In order to register his profoundly dubious attitude towards religion, Stitt based his breast-beating drama on the actual early 19th-century case of a nun who' disappeared and was suspected to have been murdered by a priest. In his damning version of the facts at his disposal, Father Rivard (an intensely quivering Mark L. Montgomery) and Sister Rita (a fresh-faced, sincere Ashley West) have been brought into close company at a rural Michigan convent school -- as were the actual people involved. The proximity isn't beneficial for them.
As Stitt imagines might have happened to the real-life nun -- whose remains were unearthed in the church rectory after many years -- Sister Rita becomes more than respectful of Father Rivard. He seems to feel the same way about a nun whose every instinct is true in regards to the children she supervises. Then again, feelings are something Father Rivard has ceaselessly fought in order to fulfill his ecclesiastical duties as he perceives them. Indeed, his denial inclinations are so ingrained he won't own up to the smallest things -- such as his despising of an egg nog foisted on him by rectory cook, Mrs. Shandig (Cynthia Darlow, nicely employing a thick accent), a fervent convert to Catholicism who is around to watch what's transpiring between priest and nun.
So is Monsignor Nicholson (an unforgivingly stern James Murtaugh), who's Father Rivard's emissary from the archbishop. Keeping Monsignor Nicholson satisfied while allowing Sister Rita to break religion rules and live under the same roof with him is the impetus for the debilitating problems accruing to Father Rivard as he fights his natural desires.
Stitt tells his sorrowful tale through flashbacks occurring while Father Rivard is counseled by his neophyte defender, Toby Felker (Chris Hietikko). These scenes unfold either in his cell or in a courtroom where a slick prosecutor (Jamie Bennett) is on the attack. And here's where the mystery about Sister Rita's death is mooted, the circumstantial evidence is presented and argued -- and where, in particular, Father Rivard's innocence or guilt is under close examination.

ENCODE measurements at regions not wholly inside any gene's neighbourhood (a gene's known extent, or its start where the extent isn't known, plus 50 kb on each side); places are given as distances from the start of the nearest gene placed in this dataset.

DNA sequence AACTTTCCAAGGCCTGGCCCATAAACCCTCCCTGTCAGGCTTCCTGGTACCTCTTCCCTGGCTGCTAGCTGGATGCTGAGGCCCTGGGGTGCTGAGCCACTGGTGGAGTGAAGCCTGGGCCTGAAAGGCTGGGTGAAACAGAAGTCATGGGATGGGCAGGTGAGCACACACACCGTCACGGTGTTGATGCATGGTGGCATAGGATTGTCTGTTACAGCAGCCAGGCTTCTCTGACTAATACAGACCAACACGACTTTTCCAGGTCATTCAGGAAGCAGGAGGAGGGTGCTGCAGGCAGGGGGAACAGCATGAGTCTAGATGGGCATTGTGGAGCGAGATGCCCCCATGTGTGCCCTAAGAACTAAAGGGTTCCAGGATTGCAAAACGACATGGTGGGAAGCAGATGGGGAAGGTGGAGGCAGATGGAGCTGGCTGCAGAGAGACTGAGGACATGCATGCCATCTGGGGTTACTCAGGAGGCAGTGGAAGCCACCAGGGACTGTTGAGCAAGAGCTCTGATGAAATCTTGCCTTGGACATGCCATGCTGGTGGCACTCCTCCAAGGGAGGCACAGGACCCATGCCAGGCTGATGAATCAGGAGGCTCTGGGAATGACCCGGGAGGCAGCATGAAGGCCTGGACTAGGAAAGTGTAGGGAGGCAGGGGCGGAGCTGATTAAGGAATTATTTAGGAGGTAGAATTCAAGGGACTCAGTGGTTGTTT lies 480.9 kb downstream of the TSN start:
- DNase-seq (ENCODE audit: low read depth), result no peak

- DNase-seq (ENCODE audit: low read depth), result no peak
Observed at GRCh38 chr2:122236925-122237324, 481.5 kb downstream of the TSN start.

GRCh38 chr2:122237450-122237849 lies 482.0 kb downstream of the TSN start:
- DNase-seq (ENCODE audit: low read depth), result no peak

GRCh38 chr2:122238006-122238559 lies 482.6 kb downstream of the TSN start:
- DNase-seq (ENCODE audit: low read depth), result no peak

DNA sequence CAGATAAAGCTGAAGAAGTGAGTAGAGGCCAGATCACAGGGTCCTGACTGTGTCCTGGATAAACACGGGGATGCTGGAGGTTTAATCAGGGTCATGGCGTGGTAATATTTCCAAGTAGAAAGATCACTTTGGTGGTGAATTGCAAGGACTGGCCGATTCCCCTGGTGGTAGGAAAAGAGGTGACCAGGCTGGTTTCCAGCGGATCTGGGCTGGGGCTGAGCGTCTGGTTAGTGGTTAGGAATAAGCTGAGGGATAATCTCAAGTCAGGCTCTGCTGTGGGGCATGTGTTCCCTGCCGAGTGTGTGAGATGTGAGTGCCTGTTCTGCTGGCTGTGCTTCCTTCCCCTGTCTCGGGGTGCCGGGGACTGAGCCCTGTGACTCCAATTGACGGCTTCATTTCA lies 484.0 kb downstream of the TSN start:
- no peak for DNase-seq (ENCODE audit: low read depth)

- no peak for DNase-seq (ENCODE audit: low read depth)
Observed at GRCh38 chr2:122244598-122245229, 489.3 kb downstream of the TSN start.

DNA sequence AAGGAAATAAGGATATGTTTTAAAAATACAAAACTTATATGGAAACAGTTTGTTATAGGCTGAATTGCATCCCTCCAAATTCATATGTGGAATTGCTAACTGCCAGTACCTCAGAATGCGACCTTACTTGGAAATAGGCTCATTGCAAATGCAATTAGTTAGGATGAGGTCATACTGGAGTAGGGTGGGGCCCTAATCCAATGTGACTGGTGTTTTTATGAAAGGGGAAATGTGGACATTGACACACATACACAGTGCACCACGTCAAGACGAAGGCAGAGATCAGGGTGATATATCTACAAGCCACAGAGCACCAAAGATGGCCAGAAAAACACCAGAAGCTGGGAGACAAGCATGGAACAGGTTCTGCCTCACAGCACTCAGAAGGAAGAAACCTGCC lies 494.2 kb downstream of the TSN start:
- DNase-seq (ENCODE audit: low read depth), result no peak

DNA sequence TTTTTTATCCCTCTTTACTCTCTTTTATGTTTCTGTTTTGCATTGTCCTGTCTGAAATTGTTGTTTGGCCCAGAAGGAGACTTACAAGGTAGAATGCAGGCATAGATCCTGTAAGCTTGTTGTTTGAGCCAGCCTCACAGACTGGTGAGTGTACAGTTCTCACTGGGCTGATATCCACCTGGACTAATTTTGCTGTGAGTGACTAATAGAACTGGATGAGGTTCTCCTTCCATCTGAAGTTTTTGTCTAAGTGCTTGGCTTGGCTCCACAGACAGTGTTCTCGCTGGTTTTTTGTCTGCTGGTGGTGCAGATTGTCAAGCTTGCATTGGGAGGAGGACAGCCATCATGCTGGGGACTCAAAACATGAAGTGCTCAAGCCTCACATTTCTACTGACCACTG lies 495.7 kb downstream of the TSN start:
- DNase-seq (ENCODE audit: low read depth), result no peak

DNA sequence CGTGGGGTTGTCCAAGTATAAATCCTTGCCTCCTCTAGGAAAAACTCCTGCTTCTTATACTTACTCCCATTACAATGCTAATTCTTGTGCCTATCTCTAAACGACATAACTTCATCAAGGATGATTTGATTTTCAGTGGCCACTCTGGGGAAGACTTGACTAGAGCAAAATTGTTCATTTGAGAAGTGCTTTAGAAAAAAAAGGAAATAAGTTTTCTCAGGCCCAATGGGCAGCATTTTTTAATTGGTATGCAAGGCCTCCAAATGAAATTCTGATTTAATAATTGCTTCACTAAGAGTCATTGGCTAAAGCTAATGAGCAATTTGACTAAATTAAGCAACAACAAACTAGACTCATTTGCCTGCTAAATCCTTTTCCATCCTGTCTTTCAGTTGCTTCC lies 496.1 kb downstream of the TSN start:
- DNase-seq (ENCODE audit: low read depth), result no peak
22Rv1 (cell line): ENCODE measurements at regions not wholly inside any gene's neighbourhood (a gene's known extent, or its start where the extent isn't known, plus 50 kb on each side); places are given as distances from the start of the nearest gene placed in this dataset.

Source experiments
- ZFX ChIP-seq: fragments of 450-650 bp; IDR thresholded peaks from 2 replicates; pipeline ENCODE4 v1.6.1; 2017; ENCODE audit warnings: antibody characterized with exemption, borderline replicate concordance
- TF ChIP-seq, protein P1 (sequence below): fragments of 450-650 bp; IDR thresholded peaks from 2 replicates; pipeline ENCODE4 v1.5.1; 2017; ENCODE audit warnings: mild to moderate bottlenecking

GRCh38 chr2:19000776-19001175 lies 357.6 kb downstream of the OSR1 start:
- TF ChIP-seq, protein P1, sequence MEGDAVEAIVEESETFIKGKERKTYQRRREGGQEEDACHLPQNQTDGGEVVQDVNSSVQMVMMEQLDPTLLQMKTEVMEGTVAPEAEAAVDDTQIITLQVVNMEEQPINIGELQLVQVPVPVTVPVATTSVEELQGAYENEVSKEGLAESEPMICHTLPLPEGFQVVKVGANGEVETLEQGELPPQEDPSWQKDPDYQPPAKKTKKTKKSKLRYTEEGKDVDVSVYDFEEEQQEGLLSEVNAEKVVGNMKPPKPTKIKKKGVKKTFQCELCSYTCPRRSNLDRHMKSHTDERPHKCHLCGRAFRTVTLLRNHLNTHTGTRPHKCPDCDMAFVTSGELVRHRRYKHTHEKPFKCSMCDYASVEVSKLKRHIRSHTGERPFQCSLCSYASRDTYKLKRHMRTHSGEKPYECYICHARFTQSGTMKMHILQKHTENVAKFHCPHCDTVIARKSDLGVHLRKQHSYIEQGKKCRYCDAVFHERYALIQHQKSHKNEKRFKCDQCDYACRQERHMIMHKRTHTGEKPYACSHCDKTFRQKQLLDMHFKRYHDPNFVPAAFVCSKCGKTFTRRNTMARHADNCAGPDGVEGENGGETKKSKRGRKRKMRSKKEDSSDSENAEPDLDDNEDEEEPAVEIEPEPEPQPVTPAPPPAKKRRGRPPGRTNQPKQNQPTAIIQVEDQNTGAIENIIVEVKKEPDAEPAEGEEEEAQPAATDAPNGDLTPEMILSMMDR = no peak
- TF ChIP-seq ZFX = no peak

With probing playwright's skill, Stitt suggests plenty about who -- or what -- is innocent or guilty in the good-hearted nun's death. Long before he reveals whether it was Father Rivard who fatally bludgeoned Sister Rita, he's accumulated a different kind of evidence never stressed in court. He sedulously posits that while clinging tenaciously to his Catholic faith, Father Rivard had begun slowly to stifle Sister Rita's not quite indomitable spirit. In a narrative probably a smidgeon too thickly fraught for its own good, Stitt trumpets that Father Rivard had already done much to undermine the unfortunate nun's physical and psychological well-being.
Stitt is using Father Rivard to represent Catholicism, and saying in few uncertain terms that religious "order" and "discipline" is the enemy of life. Furthermore, Father Rivard is not alone among the men dominating women in the play. In Stitt's view, the church and even the courtroom hierarchy -- ruled, as they are, by men -- overrun women. "Nuns expect to be lonely" is one way the attitude is expressed mildly. To that extent, the practice of Catholicism becomes a metaphor for men's suppression of women. At a time when the horrors religions cause in their blind zeal confounds us daily, The Runner Stumbles continues to be an effectively theatrical demonstration.